Effect of preeclampsia on blood pressure in newborn very low birth weight infants

Jyothi Swarup, Dhruv Balkundi, Beverly Sobchak Brozanski, James Michael Roberts, Toby Debra Yanowitz

Research output: Contribution to journalArticlepeer-review

10 Scopus citations


Objective. To test the hypothesis that very low birth infants born to mothers with preeclampsia have higher blood pressure over the first week of life than infants whose mothers did not have preeclampsia. Method. Infants born at < 1,350 g who survived at least one week were stratified by gestational age (≤28 weeks and ≥29 completed weeks) and grouped by the presence or absence of preeclampsia. Highest and lowest systolic and mean and diastolic blood pressures were recorded for each of the first seven days of life. Serial blood pressures were analyzed by repeated measures ANOVA. The presence of hypertension (defined as ≥ 3 days with the highest systolic blood pressure > 90th percentile for gestational age stratum and day-specific range) was analyzed by binary logistic regression. Results. Infants ≥ 29 weeks gestational age born to mothers with preeclampsia had higher blood pressures than did controls. Infants ≤ 28 weeks gestational age born to preeclamptic and nonpreeclamptic mothers had similar blood pressures. In the combined cohort, hypertension was not more prevalent among infants born to women with preeclampsia. Conclusions. Preeclampsia is associated with higher blood pressure in very low birth weight neonates who are ≥ 29 weeks gestation. The long-term significance of this finding is not known.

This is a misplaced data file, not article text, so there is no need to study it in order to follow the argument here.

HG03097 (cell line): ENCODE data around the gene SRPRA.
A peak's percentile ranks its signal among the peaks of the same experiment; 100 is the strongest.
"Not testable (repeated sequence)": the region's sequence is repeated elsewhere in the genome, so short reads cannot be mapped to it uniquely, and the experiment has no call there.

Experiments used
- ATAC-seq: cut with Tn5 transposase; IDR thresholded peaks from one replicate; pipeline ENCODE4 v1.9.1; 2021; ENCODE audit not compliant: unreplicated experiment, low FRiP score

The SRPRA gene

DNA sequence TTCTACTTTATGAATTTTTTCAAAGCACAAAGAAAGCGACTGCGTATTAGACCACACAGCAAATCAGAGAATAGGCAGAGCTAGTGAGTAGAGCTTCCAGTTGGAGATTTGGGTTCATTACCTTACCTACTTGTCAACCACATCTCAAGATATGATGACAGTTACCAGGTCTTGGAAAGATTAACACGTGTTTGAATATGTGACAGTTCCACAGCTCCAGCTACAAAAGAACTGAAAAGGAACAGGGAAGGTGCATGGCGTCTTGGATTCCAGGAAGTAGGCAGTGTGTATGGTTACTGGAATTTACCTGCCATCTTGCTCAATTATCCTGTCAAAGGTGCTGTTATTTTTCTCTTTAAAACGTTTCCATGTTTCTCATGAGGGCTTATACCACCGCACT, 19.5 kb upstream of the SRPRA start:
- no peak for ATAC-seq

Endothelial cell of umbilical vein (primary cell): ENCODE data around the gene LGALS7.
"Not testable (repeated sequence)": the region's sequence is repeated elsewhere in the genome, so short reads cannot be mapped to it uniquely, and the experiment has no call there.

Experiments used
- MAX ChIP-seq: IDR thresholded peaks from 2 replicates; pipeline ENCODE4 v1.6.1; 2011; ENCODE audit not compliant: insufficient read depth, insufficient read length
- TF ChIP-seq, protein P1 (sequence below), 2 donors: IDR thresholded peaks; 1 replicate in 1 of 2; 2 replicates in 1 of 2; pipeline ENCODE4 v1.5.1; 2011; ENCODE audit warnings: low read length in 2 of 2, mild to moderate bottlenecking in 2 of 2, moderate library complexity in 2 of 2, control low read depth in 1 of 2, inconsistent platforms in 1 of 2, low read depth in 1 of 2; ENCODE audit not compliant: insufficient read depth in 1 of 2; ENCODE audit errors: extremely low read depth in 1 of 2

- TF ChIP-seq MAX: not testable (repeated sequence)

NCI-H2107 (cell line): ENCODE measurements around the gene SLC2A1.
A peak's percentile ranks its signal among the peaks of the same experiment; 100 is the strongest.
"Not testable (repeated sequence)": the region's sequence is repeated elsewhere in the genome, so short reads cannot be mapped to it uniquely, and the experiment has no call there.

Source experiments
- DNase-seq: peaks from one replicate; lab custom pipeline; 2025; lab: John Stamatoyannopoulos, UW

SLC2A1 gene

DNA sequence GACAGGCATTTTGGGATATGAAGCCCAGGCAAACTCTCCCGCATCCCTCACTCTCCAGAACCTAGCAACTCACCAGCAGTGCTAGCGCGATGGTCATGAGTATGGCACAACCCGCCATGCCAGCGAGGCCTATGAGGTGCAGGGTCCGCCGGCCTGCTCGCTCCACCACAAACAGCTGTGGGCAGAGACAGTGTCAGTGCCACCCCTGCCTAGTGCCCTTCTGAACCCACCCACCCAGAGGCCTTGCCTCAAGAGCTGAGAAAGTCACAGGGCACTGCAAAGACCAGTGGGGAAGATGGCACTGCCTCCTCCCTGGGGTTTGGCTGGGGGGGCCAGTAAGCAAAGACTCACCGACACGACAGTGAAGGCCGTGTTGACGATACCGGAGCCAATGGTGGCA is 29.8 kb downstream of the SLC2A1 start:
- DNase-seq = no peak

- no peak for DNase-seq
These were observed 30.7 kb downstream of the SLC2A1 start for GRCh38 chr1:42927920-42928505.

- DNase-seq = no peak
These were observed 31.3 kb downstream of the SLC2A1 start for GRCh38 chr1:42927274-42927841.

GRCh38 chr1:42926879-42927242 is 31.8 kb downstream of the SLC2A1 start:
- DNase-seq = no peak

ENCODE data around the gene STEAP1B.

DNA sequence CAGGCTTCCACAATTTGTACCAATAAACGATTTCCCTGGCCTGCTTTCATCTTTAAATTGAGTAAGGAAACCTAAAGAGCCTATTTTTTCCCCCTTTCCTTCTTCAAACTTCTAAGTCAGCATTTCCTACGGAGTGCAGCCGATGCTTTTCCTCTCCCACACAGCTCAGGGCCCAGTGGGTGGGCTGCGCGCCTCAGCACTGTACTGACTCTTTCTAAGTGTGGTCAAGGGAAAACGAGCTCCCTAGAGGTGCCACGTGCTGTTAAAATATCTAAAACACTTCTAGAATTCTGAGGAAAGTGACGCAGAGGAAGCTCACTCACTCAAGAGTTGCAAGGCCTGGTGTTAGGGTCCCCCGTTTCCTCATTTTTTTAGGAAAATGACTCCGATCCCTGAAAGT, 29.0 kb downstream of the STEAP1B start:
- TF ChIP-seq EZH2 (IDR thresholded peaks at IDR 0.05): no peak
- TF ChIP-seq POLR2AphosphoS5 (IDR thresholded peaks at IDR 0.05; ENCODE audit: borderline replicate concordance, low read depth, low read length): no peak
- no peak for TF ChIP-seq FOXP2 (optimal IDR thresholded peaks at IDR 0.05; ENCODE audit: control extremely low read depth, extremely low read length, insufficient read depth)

Original languageEnglish
Pages (from-to)223-234
Number of pages12
JournalHypertension in Pregnancy
Issue number3
StatePublished - 2005


  • Blood pressure
  • Preeclampsia
  • Very low birth weight


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